A revelation of God’s plan for Frank Edward Coleman’s life came via the gentle touch of trembling fingertips. But it was another plan, The Plan, which enabled him to take his most decisive stride down the road to pastorship.
A 13-year-old at Oakland City’s Oak Grove General Baptist Church, Frank was one of about a dozen kids in a Sunday School class which suddenly found itself without an adult teacher.
“After a couple of weeks of just goofing off and watching TV in the youth room, there were several of us that thought we’d like to learn about the Bible,” said Frank, 31, the pastor at American Baptist East.
Frank and two young ladies began standing up and reading scripture in an open forum environment. A couple of weeks later while Frank was reading, there came a knock on the door. Reverend J.W. Creasey, a General Baptist minister in his 70s or 80s, barged in and asked, “Who was just reading the scriptures?”
Frank emitted a sheepish “I guess I was” and was told, “You come out in the hallway with me right now.” Then out in the hall Creasey motioned to another door and said, “Let’s go in this room.”
The teenager didn’t know what to think. “I was like, ‘What are we going in the empty room for? Did I say something wrong or whatever?’ ”
The aged pastor looked Frank in the eye and said, “No, you said everything right.” He reached into his blazer pocket and pulled out a small container of oil.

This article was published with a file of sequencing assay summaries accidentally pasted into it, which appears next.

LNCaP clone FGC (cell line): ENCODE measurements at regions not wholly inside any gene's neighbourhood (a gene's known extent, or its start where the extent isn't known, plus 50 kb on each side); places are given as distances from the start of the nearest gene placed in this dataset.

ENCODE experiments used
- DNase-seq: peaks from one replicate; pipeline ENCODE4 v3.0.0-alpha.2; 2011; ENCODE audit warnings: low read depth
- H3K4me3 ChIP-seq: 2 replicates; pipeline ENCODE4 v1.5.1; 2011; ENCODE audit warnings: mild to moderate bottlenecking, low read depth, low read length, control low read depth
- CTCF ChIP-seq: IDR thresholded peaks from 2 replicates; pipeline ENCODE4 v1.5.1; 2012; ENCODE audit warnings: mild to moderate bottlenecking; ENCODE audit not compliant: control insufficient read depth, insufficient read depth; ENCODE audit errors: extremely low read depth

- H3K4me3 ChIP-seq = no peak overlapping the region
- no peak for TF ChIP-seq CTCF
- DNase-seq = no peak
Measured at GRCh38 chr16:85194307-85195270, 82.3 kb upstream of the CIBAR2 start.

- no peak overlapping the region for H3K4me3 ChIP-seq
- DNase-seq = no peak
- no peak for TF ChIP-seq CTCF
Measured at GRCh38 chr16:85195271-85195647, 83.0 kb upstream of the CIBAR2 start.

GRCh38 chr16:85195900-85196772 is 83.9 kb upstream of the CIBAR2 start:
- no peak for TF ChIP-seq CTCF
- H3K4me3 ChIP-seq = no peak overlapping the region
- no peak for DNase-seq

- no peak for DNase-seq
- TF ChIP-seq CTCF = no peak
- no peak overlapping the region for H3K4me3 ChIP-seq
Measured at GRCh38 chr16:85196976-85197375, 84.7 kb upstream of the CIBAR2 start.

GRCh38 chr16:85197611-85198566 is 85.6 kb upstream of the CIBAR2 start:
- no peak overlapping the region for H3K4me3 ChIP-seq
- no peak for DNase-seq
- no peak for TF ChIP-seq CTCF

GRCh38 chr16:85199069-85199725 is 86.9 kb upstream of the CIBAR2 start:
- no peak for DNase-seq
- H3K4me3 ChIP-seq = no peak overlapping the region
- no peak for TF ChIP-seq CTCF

With trembling hands, he applied it to Frank’s forehead, saying, “I want you to know from this point forward that you are affirmed into the ministry of God. You will not accept this calling for a long time, but when you do, it will be because you don’t know what else to do with your life and you’ll know that it’s the only thing that you have left, the most important thing you have left. It’s going to keep you up at night and you’re not going to know what to do with yourself until you accept your calling.”
At the time, Frank didn’t understand why Creasey would say such a thing.
“There was something about that humble servant of God, that little trembling hand that he had and just the simple gesture of oil on my head,” Frank said. “It was so powerful and I didn’t understand the power behind that moment that it had in my life.”
It was one of Frank’s first defining moments. “Because of my dad, I knew that different people were called in different ways into the ministry,” he said. His father, Frank Allison Coleman, is currently the senior pastor at Ayrshire Valley General Baptist Church in Winslow, Ind. “Everyone knew dad. He was the state trooper in Pike County,” said Frank. “There were two or three other troopers, but back in those days dad would work as a detective in cases and he was pulling people over, but he was also a preacher.”
When you’re a preacher’s kid, being held to a higher standard of conduct is expected. Add in being the kid of a state trooper and it’s somewhat of a double whammy, isn’t it?
“If I’d have been just a preacher’s kid I would have been incredibly rebellious,” said Frank. “But then the policeman side of my dad would have come out and I would never have been rebellious at all because we had this thing called a paddle. “He wouldn’t use it on me too often but I remember there were a couple of times I said or did something wrong. “The thing is, I never saw hatred or malicious intent in my father’s eyes.”
Being a pastor’s son afforded Frank some unique opportunities, like delivering a sermon or two.